Did You Know? Most colleges and universities set room and board allowances for students who live on campus, off campus, and with parents. Check the school’s financial aid website for costs of attendance. For ESAs, the following additional expenses are allowed.

• Expenses for enrollment or attendance at any public, private, or religious school that provides K –12 education as determined under state law.

– Tuition, fees, books, supplies and equipment, academic tutoring, special needs services.
– Room and board, uniforms, transportation, supplementary items and services, including extended day programs if required or provided by the school.

• Purchase of computer technology, equipment, or internet access and related services to be used by the
beneficiary and family during elementary or secondary school years. Does not include computer software
unless predominantly educational.

• Contributions to QTPs for the designated beneficiary.


Qualified expenses are reduced by:

• Tax-free assistance (scholarships, fellowships, grants, employer-provided assistance, veterans benefits, and any other nontaxable payments except gifts or inheritances).

• Amounts used to figure an education credit.


QTP and ESA Contributions

Qualified Tuition Programs Coverdell Education Savings Accounts


 •State plans that allow contributions to an account to pay expenses of a beneficiary.•State or educational institution plans that allow prepayment of qualified education expenses.

Also called college savings plans and 529 plans.

Accounts similar to Roth IRAs used to pay qualified education expenses of a designated beneficiary.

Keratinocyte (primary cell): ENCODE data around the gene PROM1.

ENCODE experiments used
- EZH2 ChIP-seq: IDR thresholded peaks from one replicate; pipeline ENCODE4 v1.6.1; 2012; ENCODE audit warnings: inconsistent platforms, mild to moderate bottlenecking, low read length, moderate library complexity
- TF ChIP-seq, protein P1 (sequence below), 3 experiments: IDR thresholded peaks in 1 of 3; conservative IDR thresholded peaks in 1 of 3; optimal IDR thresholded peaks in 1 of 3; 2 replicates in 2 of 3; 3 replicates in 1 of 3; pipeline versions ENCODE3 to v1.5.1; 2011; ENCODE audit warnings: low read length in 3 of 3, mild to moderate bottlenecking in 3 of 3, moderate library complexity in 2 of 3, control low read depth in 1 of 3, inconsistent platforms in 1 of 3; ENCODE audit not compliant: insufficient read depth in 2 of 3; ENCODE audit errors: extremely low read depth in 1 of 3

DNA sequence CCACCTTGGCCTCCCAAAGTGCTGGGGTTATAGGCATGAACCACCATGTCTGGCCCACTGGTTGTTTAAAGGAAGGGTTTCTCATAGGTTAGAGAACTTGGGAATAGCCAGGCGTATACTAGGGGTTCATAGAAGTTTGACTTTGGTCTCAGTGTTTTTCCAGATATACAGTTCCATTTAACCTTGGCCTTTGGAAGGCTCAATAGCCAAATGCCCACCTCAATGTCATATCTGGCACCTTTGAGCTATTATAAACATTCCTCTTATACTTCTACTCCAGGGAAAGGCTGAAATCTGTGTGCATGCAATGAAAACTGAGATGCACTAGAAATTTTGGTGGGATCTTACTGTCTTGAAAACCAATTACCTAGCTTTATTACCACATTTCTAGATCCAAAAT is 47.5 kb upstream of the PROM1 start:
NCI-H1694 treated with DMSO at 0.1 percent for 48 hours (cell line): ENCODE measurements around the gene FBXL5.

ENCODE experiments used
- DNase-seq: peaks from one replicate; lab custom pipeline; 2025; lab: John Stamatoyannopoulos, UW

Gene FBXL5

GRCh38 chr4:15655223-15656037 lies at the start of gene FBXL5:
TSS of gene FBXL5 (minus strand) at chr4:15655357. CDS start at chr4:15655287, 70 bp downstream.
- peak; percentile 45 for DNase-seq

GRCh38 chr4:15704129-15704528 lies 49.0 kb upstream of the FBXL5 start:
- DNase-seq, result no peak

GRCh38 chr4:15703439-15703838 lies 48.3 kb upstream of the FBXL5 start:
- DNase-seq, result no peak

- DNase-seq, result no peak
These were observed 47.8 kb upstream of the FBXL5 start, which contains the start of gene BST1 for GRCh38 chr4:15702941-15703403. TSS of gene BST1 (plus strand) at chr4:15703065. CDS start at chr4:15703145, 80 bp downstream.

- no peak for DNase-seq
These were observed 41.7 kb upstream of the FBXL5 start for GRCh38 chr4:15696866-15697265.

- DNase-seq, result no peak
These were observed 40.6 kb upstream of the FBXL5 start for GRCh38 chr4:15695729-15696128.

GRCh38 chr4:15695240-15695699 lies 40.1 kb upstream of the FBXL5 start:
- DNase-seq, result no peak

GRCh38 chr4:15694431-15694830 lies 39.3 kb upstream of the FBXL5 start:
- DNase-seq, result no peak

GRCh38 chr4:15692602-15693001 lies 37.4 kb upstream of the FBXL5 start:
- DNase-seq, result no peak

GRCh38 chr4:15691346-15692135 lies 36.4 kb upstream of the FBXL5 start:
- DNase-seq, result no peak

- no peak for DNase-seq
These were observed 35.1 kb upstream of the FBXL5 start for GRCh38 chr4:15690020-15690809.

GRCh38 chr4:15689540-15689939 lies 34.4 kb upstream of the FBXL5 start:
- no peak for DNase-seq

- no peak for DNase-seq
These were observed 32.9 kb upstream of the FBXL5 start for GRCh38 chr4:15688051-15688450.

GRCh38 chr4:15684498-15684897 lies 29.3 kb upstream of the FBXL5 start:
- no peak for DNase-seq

Any U.S. citizen or resident with a valid SSN, including the beneficiary. Owner and beneficiary do not need to be related. Beneficiary or parent.

Age Limit

None. No contributions once beneficiary is 18.Balance must be distributed at age 30.
Age limits do not apply to beneficiaries with special needs.

Contribution Limits

No annual limit.Account balance limits are set by plan. Limits are over $200,000 for most state plans. $2,000 per beneficiary for 2014.


Any individual, including the beneficiary or entity.No income limits. Any individual, including the beneficiary, subject to the income limits. Any entity, such as a corporation or trust, not subject to income limits.


None. April 15, 2015 for 2014 contributions.


Contact Us
There are many events that occur during the year that can affect your tax situation. Preparation of your tax return involves summarizing transactions and events that occurred during the prior
year. In most situations, treatment is firmly established at the time the transaction occurs. However, negative tax effects can be avoided by proper planning. Please contact us in advance if you have questions about the tax effects of a transaction or event, including the following:

• Pension or IRA distributions.

• Significant change in income or deductions.

• Job change.

• Marriage.

• Attainment of age 59½ or 70½.

• Sale or purchase of a business.

• Sale or purchase of a residence or other real estate.

• Retirement.

• Notice from IRS or other revenue department.

• Divorce or separation.

• Self-employment.

• Charitable contributions of property in excess of $5,000.